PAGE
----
Budgeting does not directly affect the financial standing of the company, however, it allows you to set financial goals and track deviations from the plan.
Analysis and assessment of key financial indicators, their changes and deviations from the planned - this is what allows you to influence the financial standing of the company. Therefore, many businesses live by only regularly tracking results - often this is enough, while theoretical planning may be a waste of time.
If you decide to get serious about budgeting, you need to answer a number of questions:
- What indicators to plan. You should not be limited only to the income indicator, but don’t plan too much at the first stage either.
- For what period to plan. Assess the possibility and feasibility: month, quarter, six months, a year? Choose the option that suits you.
There are two basic principles of planning:
- From income - we indicate how much we want and can earn, and what percentage of profit we expect to receive.
- From expenses - we determine the level of expenses and, through the coefficients, we derive the required level of income from it.
Both principles have their pros and cons for different types of business.
Speaking of the planning period, in our business we have a strategic horizon - up to 5 years. Key indicators: revenue by business lines, profit, number of employees, number of clients and other production indicators.
Cost planning is very individual. It always requires considering the specifics of business. In our business, we are guided by the following principles.
The first principle is separate accounting of direct and indirect costs:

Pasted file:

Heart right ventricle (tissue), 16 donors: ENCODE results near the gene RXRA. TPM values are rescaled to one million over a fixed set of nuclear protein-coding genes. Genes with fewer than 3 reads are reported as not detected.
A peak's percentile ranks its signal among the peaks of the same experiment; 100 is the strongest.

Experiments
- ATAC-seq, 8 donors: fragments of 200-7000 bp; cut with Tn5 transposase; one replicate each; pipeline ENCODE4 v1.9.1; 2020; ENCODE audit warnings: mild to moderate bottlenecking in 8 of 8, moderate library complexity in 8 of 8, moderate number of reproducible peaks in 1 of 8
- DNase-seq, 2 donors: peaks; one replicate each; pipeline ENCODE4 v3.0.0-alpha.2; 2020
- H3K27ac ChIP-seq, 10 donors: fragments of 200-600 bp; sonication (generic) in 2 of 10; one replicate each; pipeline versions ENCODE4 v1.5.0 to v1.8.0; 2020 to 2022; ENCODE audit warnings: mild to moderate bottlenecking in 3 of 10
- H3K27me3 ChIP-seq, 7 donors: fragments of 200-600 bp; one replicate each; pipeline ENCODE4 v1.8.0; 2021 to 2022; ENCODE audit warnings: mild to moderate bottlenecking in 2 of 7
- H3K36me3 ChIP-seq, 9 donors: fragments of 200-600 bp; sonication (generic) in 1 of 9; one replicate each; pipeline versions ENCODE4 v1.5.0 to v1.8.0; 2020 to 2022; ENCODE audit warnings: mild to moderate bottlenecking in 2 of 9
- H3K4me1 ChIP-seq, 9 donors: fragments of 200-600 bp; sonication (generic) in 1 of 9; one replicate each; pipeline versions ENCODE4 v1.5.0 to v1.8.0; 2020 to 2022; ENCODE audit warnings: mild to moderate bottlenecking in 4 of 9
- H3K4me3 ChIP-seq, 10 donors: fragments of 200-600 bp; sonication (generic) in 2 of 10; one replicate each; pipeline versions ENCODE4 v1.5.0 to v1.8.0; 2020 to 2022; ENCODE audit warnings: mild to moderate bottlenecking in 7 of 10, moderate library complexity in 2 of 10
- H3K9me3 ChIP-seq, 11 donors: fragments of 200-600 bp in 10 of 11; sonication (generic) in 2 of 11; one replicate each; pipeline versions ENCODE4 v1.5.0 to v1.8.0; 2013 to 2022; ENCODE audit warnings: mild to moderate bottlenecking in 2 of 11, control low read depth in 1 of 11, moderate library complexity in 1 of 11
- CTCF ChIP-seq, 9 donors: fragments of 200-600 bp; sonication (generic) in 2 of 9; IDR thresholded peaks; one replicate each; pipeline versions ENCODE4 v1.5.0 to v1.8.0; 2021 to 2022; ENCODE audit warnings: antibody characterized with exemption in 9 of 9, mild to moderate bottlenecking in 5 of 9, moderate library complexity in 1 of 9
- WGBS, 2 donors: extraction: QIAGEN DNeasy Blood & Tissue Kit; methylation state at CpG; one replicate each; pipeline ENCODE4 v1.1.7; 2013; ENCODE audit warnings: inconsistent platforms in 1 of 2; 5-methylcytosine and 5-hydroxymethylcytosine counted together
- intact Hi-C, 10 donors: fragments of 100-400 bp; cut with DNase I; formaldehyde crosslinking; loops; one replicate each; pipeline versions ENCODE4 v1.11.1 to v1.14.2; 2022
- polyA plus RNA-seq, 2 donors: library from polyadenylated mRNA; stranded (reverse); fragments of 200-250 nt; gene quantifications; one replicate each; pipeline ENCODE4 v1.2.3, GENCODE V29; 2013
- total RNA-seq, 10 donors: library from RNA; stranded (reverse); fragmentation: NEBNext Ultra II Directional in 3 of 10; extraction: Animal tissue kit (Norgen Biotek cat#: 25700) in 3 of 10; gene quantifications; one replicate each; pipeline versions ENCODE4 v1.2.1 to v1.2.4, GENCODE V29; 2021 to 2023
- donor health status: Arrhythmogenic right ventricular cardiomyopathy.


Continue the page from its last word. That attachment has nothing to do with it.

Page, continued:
- expenses for the provision of services to a specific client or business line (including salaries, taxes, etc.) are accounted for separately and deducted from the results of this line,
- general expenses (rent, telecommunication expenses, salaries of administrative personnel) are divided proportionally on a constant basis (the ratio of income, direct costs or physical parameters, for example, the area occupied by the business line, etc.).
The second principle is to track the share of expenses from revenue, the share in the group of expenses (for example, the share of administrative staff salaries in all indirect costs), and changes in this share. The main thing to remember here is that there are no trifles, and a change of 1% may profit you or, vice versa, turn out to be a loss.
We are also guided by the following rule: the more detailed track of expenses (if possible) – the better, because it is always easier than pulling out certain articles from the general report post factum.